What I learned from living five years in a van

“Happy birthday,” my boyfriend said, sheepishly handing me a brown paper sack.

We were standing in “the kitchen” of our van, meaning in front of the mini-fridge and tiny stove situated between the platform bed and the two captain’s chairs.

I reached my hand into the bag and pulled out something rubbery and purple.

“A funnel?” I asked.

“So in the middle of the night you don’t have to pee in the bushes any more,” he explained. “If you don’t like it …”

“No, it’s great. Thank you,” I assured him, squeezing it like a stress toy.

This was not the life I’d imagined. I’d graduated from UCLA with honors, and had won awards in my corporate tech-sales career. Just eight months earlier, in April 2009, I was sipping margaritas in Cabo San Lucas at the annual resort trip for top-sellers. I pictured a house on Los Angeles’ Westside, a nice car and a baby on the horizon. But then, in response to the ongoing financial crisis, my biggest account cut spending, and I got laid off.

At the same time my partner, Tree, facing a cash crunch as the owner of a small online business selling outdoor sporting equipment, slashed his own salary and used all his personal savings to pay invoices and make payroll, all to avoid sacrificing a single employee. Like millions of other Americans reeling from the Great Recession, we suddenly couldn’t afford to pay our bills and the rent on our studio apartment any more. Something had to give.

Hence, the funnel.

To make ends meet, I sold my car, and we moved into Tree’s van with only the bare necessities – some clothes, a few dishes, one pot and pan. For months, we slept in 24 Hour Fitness parking lots and used the wifi and toilets at coffee shops, but after a customer complained and the supervisor at Starbucks in San Clemente kicked me out for brushing my teeth, we headed south, where there would be less shame in being poor.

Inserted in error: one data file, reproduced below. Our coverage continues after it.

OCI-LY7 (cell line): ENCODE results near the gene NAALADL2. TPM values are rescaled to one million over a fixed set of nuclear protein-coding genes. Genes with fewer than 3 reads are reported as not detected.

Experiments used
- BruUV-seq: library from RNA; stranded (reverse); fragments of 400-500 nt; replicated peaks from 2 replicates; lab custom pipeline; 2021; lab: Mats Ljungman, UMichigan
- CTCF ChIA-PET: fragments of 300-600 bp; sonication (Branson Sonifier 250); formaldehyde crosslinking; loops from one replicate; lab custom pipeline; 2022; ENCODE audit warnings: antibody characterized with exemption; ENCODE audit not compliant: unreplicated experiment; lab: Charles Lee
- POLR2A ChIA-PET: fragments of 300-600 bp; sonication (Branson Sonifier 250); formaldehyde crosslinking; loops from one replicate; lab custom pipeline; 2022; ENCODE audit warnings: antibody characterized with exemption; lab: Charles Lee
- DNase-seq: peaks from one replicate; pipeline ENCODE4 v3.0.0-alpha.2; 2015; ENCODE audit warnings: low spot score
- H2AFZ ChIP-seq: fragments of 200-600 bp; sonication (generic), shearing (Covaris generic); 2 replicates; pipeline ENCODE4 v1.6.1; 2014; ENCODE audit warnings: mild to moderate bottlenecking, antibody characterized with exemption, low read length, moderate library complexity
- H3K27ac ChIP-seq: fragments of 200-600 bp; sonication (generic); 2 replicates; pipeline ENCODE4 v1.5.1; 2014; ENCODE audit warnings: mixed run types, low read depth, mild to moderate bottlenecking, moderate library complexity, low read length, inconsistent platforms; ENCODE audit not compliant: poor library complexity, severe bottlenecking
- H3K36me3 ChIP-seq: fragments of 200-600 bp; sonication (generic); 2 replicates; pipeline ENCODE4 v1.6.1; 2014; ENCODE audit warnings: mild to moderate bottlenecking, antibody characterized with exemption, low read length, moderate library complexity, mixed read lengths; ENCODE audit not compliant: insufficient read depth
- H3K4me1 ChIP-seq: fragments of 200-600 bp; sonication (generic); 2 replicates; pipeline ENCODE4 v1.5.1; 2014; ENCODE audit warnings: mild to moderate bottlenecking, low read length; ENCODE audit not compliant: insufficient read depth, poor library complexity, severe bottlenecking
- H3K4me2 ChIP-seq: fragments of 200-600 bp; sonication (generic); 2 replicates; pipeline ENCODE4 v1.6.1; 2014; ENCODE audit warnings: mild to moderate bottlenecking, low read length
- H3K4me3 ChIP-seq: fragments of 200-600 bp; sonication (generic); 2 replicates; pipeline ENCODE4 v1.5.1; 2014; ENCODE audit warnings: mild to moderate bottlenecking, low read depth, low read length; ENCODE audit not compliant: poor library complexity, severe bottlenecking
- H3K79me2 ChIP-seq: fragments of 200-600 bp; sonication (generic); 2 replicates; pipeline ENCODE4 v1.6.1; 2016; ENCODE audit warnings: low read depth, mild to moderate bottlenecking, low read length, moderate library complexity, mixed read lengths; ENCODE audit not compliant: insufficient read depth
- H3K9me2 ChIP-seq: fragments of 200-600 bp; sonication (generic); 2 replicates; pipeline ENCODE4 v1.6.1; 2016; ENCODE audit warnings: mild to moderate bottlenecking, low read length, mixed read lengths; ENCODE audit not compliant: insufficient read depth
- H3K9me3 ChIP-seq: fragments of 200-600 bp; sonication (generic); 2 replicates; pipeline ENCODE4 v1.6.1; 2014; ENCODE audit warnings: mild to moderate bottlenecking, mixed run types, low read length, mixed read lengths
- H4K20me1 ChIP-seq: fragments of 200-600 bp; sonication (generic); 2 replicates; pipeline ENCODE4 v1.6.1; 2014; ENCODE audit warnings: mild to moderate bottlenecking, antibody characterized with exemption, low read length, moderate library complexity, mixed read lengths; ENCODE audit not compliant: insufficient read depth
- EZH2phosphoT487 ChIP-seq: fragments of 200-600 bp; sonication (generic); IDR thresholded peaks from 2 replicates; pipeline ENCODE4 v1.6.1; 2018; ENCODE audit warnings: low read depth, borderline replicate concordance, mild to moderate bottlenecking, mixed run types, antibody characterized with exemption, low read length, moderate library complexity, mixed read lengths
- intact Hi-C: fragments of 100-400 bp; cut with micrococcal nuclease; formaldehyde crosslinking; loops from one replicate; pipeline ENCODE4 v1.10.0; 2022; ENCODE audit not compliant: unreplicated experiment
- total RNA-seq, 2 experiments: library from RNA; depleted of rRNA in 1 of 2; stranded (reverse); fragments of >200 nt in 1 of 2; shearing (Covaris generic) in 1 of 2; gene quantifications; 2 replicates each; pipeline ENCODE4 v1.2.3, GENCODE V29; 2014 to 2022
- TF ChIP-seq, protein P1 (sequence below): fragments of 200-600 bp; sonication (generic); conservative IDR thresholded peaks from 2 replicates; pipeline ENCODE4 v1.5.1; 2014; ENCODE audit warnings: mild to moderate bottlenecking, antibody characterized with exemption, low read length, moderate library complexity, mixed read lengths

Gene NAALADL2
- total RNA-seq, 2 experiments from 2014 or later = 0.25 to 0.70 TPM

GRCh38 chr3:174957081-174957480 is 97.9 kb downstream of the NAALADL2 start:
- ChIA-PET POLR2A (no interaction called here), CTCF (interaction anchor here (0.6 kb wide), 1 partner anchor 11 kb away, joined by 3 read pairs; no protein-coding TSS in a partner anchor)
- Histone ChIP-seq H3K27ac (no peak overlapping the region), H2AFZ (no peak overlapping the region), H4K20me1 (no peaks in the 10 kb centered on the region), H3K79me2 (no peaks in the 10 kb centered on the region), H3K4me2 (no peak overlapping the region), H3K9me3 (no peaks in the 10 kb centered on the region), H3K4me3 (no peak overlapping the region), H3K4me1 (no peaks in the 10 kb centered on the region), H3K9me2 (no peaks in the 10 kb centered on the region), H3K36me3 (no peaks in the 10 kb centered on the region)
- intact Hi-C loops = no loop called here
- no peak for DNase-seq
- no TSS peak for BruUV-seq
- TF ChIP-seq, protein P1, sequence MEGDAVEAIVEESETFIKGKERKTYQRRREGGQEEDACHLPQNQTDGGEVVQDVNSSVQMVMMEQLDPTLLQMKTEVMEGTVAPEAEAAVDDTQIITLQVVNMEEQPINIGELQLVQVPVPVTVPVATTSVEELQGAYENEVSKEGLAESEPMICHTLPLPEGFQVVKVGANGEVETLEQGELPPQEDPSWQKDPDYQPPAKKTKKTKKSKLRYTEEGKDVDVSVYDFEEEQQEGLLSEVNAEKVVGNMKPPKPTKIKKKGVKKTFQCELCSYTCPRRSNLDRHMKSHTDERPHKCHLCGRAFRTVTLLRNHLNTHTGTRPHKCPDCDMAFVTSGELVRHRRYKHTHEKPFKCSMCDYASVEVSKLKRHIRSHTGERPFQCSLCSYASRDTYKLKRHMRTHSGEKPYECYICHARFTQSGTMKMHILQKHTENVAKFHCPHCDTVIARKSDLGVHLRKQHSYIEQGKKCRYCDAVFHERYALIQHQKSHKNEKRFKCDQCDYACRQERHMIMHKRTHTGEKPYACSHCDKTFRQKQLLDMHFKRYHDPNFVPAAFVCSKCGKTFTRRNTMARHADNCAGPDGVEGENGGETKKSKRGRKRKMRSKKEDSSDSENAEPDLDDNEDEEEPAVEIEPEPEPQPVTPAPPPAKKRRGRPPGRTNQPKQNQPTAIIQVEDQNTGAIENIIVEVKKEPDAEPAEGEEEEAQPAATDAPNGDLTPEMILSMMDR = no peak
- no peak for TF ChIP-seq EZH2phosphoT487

Our plan was to drive the Pan-American highway to the tip of South America. On the road, it would be easier to stretch Tree’s skeletal income, just until the economy recovered, and I could get us back on the career-house-baby track.

What we couldn’t have known then, however, was that somewhere on that Pan-American highway, the American Dream and the pursuit of happiness would diverge, and when we returned four years later, we’d have to choose between the two.

Hopped up on a heady mix of excitement and fear, we crossed the border into Tijuana on 12 October 2010. As the sprawl and wealth of southern California quickly gave way to long stretches of undeveloped beach and quiet fishing villages, I nervously wondered how the interior landscape of our lives would change, too.

The first thing Tree and I would have to get used to was spending so much time alone together. Before, I worked in a mid-rise office in West LA, and even after we were living in the van, I could still escape to a friend’s house for a few days to give us some breathing room. Now, neither of us even had a cellphone. All we had was each other – 24/7. So, when Tree raged in our confined space because we launched over yet another tope (giant suspension-killing speed bumps), or I awoke at 3am vomiting, we each had to deal with the other’s spillover.

By the time we crossed from Belize into Guatemala, however, we’d become a well-oiled machine. While Tree dodged buses passing on blind curves, I studied Spanish or read sections aloud from the Lonely Planet guide to prepare us for our next destination, usually a village with dirt roads built around a stone plaza and colonial church. When we arrived, I’d jump out of the van to find us a cold shower, wifi and a safe place to park overnight. Once we were set up at a campground or outside a cheap hostel, Tree would slather himself in Deet and work nonstop while I wandered the village in search of a vegetable shop to buy staples like bottled water, grains and dried legumes.

What I learned from living five years in a van

Back at the van, I’d cook up some rice, peppers and onions, scoop in some beans, then throw a fried egg on top to call it dinner. Afterwards, Tree washed the dishes in our tiny sink, conserving as much water as possible, while I scrubbed our one pot and pan outside by light of a headlamp. Occasionally, we splurged and ate street food while sipping beers in the plaza with the locals. I lived for those nights.